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Thaxton moves to Faber
12.06.12 | Charlotte Williams
Faber has appointed Leah Thaxton to the role of children's publisher, moving from her post of publishing director at Egmont to join Faber in September.
Thaxton will also join the main board of Faber, where she will take leadership of the children's business, with Faber c.e.o. Stephen Page saying the publisher wants to "build a substantial children's publishing business". It is the first time the publisher has appointed a children's publishing director, and Page said: "It's very deliberate, this new role of publisher. We have always been a children's publisher, and I feel we have built a very good foundation over the past decade. I feel as though there is a fascinating moment for children's publishers coming, leadership is critical now to create and build those possibilities."
He said that over the medium term, Faber is likely to increase its children's publishing, and release more titles, but in the short term the focus was on securing the necessary copyright for future plans, building a sense of team, establishing how it will work across print and digital, and raising the profile of Faber as a children's publisher. Page said: "I feel our brand can now be expressed in a fuller way. Children's publishing has been transformed over the last 15 years."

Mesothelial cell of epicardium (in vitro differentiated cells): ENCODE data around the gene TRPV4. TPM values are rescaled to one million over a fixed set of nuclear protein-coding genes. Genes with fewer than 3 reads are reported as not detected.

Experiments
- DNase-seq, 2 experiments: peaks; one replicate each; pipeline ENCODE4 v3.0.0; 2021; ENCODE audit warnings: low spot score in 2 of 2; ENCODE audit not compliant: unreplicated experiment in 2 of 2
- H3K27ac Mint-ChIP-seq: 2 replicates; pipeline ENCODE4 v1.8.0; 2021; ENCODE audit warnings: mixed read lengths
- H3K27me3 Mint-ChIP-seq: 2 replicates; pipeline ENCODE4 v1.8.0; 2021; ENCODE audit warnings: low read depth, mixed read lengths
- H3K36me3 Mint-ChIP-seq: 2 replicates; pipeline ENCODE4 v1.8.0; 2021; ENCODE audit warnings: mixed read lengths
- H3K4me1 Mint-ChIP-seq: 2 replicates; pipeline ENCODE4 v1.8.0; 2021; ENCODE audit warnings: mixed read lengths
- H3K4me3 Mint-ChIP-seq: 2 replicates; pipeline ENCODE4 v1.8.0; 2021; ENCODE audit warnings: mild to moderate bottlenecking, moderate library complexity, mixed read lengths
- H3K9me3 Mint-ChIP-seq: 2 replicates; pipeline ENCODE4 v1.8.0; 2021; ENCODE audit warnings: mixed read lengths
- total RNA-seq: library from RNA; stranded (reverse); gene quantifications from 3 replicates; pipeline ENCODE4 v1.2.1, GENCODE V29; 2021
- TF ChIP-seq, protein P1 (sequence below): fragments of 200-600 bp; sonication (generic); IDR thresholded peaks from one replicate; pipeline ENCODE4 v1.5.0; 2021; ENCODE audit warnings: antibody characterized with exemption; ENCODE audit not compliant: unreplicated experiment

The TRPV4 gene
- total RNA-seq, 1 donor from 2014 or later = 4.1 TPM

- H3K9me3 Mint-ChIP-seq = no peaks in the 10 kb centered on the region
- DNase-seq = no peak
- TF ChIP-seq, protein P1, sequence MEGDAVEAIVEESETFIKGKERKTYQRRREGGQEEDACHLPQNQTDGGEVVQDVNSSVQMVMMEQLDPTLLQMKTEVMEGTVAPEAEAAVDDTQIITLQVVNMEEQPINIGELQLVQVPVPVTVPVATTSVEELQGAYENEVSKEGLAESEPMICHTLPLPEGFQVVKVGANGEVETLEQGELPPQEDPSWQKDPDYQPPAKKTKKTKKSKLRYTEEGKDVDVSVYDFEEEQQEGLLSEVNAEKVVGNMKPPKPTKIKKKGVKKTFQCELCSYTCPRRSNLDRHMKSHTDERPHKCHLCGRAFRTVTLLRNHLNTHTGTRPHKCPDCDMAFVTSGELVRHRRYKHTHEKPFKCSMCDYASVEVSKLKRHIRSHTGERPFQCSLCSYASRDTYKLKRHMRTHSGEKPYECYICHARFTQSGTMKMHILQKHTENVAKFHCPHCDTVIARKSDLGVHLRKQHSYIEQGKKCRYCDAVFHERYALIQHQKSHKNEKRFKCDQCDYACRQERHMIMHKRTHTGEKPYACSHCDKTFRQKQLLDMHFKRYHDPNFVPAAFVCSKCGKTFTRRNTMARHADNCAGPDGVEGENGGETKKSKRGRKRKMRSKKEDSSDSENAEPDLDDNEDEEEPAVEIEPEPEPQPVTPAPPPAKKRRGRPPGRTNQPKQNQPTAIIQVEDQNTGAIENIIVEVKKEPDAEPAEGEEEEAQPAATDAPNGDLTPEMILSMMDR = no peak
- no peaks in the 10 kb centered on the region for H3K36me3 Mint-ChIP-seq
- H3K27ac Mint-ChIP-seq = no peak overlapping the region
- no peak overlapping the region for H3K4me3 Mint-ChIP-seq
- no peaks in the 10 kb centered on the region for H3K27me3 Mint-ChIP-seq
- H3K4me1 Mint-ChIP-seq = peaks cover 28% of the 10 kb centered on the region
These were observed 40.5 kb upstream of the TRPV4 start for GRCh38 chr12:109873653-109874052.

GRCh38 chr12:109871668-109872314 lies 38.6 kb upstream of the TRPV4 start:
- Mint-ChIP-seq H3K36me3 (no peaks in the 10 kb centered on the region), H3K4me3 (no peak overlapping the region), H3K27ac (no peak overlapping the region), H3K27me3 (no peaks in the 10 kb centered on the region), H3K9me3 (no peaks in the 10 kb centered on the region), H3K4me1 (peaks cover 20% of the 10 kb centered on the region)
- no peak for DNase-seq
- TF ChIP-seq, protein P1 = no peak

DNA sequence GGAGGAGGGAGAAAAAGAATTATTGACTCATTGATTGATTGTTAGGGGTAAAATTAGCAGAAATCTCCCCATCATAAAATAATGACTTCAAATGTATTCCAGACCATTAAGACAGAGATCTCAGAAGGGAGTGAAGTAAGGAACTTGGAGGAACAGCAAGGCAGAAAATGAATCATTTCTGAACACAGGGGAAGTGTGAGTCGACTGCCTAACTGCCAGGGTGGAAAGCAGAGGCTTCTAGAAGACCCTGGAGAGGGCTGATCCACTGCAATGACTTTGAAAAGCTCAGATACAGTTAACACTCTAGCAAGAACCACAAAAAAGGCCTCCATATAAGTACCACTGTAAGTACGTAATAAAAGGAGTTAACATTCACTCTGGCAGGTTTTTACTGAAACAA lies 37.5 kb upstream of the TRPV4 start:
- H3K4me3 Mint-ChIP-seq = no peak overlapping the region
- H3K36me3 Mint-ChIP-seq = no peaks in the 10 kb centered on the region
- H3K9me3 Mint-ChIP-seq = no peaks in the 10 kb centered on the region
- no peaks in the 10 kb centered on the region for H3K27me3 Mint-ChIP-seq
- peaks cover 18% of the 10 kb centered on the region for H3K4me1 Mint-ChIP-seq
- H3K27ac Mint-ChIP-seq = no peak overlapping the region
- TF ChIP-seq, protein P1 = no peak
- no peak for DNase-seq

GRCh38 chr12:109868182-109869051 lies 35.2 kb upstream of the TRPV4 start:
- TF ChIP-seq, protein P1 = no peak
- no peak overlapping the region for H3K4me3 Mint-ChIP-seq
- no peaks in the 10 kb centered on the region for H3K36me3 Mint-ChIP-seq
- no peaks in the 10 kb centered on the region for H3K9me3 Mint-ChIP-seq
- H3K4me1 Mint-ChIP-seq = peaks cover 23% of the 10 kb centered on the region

On the appointment, Page said: "We're absolutely delighted that Leah will be joining us. She is an especially talented publisher whose grasp of the current and developing market for children's reading is striking, along with her combination of business acumen and taste.
"Throughout Faber's history we have published children's books successfully. We have a rich heritage of classics and contemporary writers and we now want to build a substantial children's publishing business around our brand and our commitment to quality writing."
Thaxton said: "I'm thrilled to take up this position. Faber is a publishing house I have long admired with its fantastic heritage and forward-thinking attitude—the opportunity was not one I felt I could turn down, despite many very happy years at Egmont."